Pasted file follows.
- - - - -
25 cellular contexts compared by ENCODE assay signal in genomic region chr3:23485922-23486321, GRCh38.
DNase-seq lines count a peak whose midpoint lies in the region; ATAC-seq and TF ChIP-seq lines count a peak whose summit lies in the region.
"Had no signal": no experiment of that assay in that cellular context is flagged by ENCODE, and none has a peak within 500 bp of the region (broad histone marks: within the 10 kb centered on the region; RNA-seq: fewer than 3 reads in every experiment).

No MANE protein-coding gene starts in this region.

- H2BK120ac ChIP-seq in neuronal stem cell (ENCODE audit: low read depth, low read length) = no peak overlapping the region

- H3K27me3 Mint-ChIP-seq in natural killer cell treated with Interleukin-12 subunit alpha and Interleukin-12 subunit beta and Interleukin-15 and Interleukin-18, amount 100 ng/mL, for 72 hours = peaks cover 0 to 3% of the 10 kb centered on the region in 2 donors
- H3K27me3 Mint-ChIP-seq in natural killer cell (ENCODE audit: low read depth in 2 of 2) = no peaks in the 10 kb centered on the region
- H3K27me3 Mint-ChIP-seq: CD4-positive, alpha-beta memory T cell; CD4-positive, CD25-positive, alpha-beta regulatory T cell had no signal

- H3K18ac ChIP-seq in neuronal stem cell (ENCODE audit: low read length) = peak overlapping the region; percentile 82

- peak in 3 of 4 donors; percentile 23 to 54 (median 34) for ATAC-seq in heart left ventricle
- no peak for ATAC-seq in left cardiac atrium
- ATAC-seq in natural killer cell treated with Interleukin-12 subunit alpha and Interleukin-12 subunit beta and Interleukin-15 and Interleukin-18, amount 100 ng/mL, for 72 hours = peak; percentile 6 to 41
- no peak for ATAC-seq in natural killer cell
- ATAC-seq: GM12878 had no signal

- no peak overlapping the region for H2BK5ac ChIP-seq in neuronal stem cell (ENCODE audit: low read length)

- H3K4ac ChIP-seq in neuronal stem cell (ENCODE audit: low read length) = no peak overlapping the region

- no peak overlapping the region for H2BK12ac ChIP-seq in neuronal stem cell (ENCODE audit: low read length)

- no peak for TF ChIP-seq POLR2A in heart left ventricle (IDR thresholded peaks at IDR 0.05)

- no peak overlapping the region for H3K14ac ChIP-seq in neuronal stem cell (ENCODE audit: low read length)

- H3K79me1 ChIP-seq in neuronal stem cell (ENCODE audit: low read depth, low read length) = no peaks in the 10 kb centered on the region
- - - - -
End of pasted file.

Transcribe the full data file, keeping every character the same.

25 cellular contexts compared by ENCODE assay signal in genomic region chr3:23485922-23486321, GRCh38.
DNase-seq lines count a peak whose midpoint lies in the region; ATAC-seq and TF ChIP-seq lines count a peak whose summit lies in the region.
"Had no signal": no experiment of that assay in that cellular context is flagged by ENCODE, and none has a peak within 500 bp of the region (broad histone marks: within the 10 kb centered on the region; RNA-seq: fewer than 3 reads in every experiment).

No MANE protein-coding gene starts in this region.

- H2BK120ac ChIP-seq in neuronal stem cell (ENCODE audit: low read depth, low read length) = no peak overlapping the region

- H3K27me3 Mint-ChIP-seq in natural killer cell treated with Interleukin-12 subunit alpha and Interleukin-12 subunit beta and Interleukin-15 and Interleukin-18, amount 100 ng/mL, for 72 hours = peaks cover 0 to 3% of the 10 kb centered on the region in 2 donors
- H3K27me3 Mint-ChIP-seq in natural killer cell (ENCODE audit: low read depth in 2 of 2) = no peaks in the 10 kb centered on the region
- H3K27me3 Mint-ChIP-seq: CD4-positive, alpha-beta memory T cell; CD4-positive, CD25-positive, alpha-beta regulatory T cell had no signal

- H3K18ac ChIP-seq in neuronal stem cell (ENCODE audit: low read length) = peak overlapping the region; percentile 82

- peak in 3 of 4 donors; percentile 23 to 54 (median 34) for ATAC-seq in heart left ventricle
- no peak for ATAC-seq in left cardiac atrium
- ATAC-seq in natural killer cell treated with Interleukin-12 subunit alpha and Interleukin-12 subunit beta and Interleukin-15 and Interleukin-18, amount 100 ng/mL, for 72 hours = peak; percentile 6 to 41
- no peak for ATAC-seq in natural killer cell
- ATAC-seq: GM12878 had no signal

- no peak overlapping the region for H2BK5ac ChIP-seq in neuronal stem cell (ENCODE audit: low read length)

- H3K4ac ChIP-seq in neuronal stem cell (ENCODE audit: low read length) = no peak overlapping the region

- no peak overlapping the region for H2BK12ac ChIP-seq in neuronal stem cell (ENCODE audit: low read length)

- no peak for TF ChIP-seq POLR2A in heart left ventricle (IDR thresholded peaks at IDR 0.05)

- no peak overlapping the region for H3K14ac ChIP-seq in neuronal stem cell (ENCODE audit: low read length)

- H3K79me1 ChIP-seq in neuronal stem cell (ENCODE audit: low read depth, low read length) = no peaks in the 10 kb centered on the region